I hope this link helps, cuz this case's outcome would be important to a lot of elderly in A.L.F. (Since its based on rights of disabled persons, it likely could be binding (precedent) for all other states). What do you think?

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The New York Times had an interesting article about this issue earlier this year:

Tiger, thanks for posting this rather complex situation regarding non-ambulatory residents in certain Assisted Living facilities in New York City.

It doesn't seem fair that a resident who had been residing in said Assisted Living for five years was at first no longer allowed to return to her apartment because she had to now use a wheelchair. Nice to read she was allowed back to her apartment along with her wheelchair.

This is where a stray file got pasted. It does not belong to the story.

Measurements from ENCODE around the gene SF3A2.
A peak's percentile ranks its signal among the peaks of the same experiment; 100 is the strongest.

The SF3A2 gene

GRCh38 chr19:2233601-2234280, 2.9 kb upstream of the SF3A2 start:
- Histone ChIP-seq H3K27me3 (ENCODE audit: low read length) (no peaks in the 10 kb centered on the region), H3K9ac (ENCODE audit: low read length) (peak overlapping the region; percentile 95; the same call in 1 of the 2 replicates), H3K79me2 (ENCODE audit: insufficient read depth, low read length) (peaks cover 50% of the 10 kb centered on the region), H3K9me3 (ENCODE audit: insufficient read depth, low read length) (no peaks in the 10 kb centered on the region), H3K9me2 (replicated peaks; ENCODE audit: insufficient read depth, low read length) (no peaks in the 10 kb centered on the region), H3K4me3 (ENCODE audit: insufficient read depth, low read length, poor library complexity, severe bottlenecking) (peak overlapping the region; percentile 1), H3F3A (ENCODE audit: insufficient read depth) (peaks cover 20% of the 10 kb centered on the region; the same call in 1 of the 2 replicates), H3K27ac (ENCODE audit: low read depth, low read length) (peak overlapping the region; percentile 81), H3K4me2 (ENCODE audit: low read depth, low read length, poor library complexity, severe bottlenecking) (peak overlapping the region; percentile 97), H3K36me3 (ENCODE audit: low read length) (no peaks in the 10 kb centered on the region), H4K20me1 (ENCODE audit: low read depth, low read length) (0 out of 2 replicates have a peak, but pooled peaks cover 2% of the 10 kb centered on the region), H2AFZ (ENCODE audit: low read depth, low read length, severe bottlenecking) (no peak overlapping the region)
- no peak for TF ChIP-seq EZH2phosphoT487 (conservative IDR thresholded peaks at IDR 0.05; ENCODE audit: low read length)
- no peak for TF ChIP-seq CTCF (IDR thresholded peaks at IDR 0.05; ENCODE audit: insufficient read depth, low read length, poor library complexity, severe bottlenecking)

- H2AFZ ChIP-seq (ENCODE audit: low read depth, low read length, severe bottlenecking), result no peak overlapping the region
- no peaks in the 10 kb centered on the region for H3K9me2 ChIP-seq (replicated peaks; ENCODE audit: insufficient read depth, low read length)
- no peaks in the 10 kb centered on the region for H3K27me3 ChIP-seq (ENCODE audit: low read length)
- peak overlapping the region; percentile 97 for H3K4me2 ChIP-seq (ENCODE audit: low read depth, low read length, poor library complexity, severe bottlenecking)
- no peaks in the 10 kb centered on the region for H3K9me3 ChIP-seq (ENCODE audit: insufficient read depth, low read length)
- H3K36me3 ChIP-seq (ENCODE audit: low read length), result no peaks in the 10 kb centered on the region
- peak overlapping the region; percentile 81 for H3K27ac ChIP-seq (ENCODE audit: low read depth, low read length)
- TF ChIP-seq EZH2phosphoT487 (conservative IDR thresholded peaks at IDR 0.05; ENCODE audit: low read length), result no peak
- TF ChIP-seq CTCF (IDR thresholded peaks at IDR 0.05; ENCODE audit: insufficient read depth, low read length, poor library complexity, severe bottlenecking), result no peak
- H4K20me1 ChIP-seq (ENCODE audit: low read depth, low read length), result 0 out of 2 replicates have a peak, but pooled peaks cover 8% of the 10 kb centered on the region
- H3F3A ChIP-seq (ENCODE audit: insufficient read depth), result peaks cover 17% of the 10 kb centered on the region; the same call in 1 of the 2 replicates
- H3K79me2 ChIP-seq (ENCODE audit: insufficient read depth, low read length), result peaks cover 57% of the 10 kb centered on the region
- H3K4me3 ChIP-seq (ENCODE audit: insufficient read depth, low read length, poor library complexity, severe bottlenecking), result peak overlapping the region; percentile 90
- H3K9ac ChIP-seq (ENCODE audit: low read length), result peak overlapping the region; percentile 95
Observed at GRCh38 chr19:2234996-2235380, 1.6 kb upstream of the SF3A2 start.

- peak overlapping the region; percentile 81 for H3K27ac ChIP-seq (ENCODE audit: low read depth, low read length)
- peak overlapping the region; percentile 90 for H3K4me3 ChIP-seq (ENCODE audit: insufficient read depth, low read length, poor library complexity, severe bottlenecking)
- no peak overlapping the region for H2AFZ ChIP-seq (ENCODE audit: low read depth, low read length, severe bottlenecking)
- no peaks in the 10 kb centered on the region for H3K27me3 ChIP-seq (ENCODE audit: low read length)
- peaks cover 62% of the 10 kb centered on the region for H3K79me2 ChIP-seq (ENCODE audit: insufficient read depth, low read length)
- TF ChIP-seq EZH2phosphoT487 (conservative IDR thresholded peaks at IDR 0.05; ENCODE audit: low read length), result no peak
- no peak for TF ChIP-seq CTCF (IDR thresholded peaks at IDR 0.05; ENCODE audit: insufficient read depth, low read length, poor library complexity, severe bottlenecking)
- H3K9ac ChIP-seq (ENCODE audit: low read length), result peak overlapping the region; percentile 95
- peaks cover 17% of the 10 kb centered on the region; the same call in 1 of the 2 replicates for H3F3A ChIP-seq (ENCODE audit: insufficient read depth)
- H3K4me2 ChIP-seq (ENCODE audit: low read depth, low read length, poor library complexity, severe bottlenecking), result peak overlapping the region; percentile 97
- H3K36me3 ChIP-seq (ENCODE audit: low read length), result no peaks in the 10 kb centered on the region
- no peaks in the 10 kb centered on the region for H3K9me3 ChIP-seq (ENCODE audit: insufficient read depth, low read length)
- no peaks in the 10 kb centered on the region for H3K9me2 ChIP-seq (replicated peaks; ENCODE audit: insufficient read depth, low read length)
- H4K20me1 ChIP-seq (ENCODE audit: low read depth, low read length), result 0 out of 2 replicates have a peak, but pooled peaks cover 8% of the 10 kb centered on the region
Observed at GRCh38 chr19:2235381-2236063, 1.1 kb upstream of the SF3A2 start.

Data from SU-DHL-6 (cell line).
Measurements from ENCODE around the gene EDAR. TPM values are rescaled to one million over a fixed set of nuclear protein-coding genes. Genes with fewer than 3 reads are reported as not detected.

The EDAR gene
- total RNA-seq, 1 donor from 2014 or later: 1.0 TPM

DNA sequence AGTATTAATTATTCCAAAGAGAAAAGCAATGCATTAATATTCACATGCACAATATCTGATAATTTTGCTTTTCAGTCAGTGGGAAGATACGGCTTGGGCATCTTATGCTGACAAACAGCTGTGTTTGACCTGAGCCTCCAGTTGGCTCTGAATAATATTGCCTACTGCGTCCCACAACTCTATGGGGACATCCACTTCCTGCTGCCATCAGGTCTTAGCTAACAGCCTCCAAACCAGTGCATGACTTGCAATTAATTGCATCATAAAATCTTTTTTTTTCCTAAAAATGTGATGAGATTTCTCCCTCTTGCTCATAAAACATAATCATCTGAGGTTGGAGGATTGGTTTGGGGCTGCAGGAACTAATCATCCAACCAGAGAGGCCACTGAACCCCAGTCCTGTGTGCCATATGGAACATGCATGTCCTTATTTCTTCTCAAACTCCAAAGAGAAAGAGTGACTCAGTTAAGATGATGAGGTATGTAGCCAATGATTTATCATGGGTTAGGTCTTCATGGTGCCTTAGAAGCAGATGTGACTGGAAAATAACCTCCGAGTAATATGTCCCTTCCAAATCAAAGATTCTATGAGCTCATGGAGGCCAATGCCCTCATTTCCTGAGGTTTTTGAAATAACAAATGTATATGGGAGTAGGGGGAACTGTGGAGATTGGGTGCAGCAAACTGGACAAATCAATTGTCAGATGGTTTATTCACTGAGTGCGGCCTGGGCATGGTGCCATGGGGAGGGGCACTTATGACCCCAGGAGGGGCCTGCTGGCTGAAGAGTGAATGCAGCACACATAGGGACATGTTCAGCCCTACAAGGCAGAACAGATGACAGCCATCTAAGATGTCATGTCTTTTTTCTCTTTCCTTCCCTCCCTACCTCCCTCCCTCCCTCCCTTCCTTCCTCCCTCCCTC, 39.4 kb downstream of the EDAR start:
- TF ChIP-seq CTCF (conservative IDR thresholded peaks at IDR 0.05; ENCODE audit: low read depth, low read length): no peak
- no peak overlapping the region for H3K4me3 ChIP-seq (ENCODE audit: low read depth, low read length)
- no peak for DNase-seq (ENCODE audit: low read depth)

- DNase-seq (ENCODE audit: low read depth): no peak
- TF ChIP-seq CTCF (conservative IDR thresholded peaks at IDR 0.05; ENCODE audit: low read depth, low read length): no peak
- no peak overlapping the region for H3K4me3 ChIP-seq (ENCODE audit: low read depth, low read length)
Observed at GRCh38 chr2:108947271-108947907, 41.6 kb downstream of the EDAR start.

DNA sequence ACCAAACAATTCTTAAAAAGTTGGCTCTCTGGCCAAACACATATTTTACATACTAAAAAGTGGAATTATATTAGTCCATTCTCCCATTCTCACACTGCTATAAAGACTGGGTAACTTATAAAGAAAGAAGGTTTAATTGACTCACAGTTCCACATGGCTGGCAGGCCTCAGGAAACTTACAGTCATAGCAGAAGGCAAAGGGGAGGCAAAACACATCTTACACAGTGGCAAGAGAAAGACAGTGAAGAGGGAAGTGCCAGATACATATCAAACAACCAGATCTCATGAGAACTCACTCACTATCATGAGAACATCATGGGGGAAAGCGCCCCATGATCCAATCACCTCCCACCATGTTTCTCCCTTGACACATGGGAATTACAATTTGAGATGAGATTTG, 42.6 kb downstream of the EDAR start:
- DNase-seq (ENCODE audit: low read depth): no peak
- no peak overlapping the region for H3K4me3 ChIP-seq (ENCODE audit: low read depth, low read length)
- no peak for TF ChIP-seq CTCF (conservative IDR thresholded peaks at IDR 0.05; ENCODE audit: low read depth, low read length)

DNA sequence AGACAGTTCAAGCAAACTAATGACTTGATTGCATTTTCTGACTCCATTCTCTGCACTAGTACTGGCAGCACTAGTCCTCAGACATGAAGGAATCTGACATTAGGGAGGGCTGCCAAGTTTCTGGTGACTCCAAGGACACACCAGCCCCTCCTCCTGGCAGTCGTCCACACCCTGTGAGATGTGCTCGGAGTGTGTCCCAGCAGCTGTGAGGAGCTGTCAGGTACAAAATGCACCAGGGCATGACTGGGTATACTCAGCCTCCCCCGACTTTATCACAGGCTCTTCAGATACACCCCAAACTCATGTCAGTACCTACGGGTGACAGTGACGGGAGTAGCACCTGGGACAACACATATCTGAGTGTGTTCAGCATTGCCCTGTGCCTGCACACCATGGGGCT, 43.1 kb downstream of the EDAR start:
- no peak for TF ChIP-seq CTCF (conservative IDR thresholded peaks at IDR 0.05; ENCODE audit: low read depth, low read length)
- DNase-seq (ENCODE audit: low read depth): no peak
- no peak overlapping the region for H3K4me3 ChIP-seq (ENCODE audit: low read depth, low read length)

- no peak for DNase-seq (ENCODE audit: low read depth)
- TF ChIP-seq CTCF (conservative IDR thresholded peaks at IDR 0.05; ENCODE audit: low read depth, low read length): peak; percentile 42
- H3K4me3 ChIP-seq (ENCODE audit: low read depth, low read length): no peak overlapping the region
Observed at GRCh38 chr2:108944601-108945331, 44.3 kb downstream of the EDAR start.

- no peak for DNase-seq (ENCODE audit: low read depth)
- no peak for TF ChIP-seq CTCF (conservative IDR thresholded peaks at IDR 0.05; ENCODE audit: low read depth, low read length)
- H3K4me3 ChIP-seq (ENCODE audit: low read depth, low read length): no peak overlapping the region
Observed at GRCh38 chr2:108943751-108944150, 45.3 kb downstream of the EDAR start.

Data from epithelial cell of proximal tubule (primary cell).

It appears the ban on wheelchairs at this facility had to do with emergency evacuations of the apartment building in New York City. The facility felt there was not enough Staff to safely evacuate all the residents especially if a resident was in a wheelchair.

Where I live, Assisted Living facilities are on average no higher than 3 stories tall. Quite a difference compared to an apartment building in NYC. Thus, easier to remove all the residents. My Dad's facility would have monthly fire drills.

One would think that a facility couldn't call themselves "Assisted" Living if they wouldn't allow wheelchair use. Lot of out-dated laws that need changing.

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